Where Is Home?
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Student Life

Where Is Home?

Home doesn't have to be one place.

Where Is Home?
Colin Nixon

Where is home?

That question is probably one I will be grappling with most of my life, but since coming to college as a first year everyone asks "Where is your hometown" or "Where are you from?"

Technically, home for me is the great state of New York.

For most people your hometown is where you live right now or where you live permanently.

For a person who immigrated to the United States when she was two years old, that subject is a little more complicated.

I grew up mostly in northern New Jersey, and "Upstate" New York. Of course, there were a few more towns and cities along the way, who can forget Brooklyn? However, my life at home for the first 11 years of my life was completely immersed into the Chinese culture. I don't think I spoke a word of English at home until my mom and I moved in with my stepdad when I was in middle school. My mom missed Beijing and brought every ounce of our culture from back "home" into our lives here in the states. When I was inside my apartment in Brooklyn, I felt a closer identity with my Chinese culture. I had a rice cooker, hot water boiler with an ancient Chinese poem etched on it, two bamboo plants, and a bookshelf with Chinese books in my house. Ah, I almost forgot to mention that whenever my mom was home, we would literally celebrate ALL of the Chinese holidays.

On the contrary, every time I walked out of my apartment and onto 77th street everything was different.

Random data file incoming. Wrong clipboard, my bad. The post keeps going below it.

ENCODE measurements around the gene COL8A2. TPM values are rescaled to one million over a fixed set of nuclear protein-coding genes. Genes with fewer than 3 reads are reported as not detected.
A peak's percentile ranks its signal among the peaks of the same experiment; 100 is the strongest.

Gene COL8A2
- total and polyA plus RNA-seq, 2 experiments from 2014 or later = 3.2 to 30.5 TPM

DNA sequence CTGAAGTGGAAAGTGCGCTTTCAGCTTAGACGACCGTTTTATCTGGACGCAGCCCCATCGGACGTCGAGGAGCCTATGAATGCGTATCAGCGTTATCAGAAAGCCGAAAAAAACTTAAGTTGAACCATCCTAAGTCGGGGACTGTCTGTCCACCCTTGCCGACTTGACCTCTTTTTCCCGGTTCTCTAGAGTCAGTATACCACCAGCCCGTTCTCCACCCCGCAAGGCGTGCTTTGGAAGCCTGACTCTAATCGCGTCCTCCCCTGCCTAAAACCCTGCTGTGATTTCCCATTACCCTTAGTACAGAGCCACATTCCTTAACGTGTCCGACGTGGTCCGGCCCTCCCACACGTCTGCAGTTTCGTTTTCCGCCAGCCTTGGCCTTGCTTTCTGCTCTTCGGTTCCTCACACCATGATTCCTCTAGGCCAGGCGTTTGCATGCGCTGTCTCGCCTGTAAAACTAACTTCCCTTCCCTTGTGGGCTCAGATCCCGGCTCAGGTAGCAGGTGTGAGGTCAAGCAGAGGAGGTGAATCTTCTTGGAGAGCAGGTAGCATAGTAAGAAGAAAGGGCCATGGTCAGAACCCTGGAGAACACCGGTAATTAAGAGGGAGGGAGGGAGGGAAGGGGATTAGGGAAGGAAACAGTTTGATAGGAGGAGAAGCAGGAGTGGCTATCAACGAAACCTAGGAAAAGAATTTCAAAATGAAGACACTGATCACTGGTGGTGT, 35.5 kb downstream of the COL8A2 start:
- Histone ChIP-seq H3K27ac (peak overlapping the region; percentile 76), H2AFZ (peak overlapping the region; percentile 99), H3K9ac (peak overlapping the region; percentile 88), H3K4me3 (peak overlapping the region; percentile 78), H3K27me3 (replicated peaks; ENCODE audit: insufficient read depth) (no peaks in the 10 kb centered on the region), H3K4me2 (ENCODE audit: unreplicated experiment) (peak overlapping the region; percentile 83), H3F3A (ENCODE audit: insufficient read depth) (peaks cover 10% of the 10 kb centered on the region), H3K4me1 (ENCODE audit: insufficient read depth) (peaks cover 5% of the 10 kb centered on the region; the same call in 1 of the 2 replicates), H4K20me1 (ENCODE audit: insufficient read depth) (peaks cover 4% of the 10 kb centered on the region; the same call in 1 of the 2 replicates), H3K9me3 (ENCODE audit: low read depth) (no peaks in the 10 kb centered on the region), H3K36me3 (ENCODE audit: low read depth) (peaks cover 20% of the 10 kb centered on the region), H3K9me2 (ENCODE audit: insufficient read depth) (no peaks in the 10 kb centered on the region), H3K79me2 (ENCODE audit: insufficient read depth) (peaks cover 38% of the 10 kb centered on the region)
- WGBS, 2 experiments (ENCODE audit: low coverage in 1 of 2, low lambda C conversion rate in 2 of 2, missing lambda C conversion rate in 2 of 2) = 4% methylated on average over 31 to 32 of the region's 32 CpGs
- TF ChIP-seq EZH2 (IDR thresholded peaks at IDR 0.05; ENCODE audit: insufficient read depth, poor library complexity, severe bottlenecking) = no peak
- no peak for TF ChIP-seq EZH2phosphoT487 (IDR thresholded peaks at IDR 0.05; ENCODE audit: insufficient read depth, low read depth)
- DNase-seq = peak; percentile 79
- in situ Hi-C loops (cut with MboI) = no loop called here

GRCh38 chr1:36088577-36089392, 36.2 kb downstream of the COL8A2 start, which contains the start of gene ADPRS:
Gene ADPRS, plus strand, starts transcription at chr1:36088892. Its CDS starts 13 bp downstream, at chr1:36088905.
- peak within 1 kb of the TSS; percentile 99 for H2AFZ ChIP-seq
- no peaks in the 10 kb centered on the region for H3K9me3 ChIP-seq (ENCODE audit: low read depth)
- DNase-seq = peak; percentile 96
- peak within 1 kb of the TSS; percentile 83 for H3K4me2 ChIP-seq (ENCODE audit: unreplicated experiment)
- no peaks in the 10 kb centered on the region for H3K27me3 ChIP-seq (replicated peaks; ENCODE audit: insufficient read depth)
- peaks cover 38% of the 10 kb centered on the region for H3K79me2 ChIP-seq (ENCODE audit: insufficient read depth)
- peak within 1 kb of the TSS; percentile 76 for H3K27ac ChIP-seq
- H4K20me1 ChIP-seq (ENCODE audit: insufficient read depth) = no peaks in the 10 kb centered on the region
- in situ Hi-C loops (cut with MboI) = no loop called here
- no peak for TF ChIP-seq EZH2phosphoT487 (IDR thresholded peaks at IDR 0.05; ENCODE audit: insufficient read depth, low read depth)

I was just another kid with a heavy backpack walking past the deli to P.S. 204, my elementary school in Brooklyn. I had the school lunch of pizza, a fruit cup, and salad and I played, well attempted to, handball at recess. I had to learn English rather quickly as well. The ironic part was that as my English got better, my Chinese (writing and reading) regressed as I stopped going to Chinese school.

Every time I would bounce around within both my identities I got even more confused.

Especially during elementary and middle school, I've always found myself struggling with living in between two cultures. Whenever I traveled back to Beijing, my family in China was very welcoming and excited, but they always called me their "banana" because I'm "yellow on the outside and white on the inside." I know, it's quite a comparison. One time while I was at my aunt's house in Beijing, I answered the phone and I said "Hello?" instead of "Wei?" My aunt lost it as she thought that was the funniest thing of the century.

I generally still put Beijing, China as my hometown on most applications or forms.

Beijing may not be where I ever permanently resided, but it is where I was born, where my family lives, and where my culture lives on. Now reflecting back, Beijing is undoubtedly my hometown because my life became shaped by my culture and my roots from almost 7,000 miles away. I suppose I just have to live by Hannah Montana's wise lyrics "You get the best of both worlds, mix it all together and you know that it's the best of both worlds."

Clearly, the main takeaway from this article is that living as Hannah Montana is the best lifestyle.

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This article has not been reviewed by Odyssey HQ and solely reflects the ideas and opinions of the creator.
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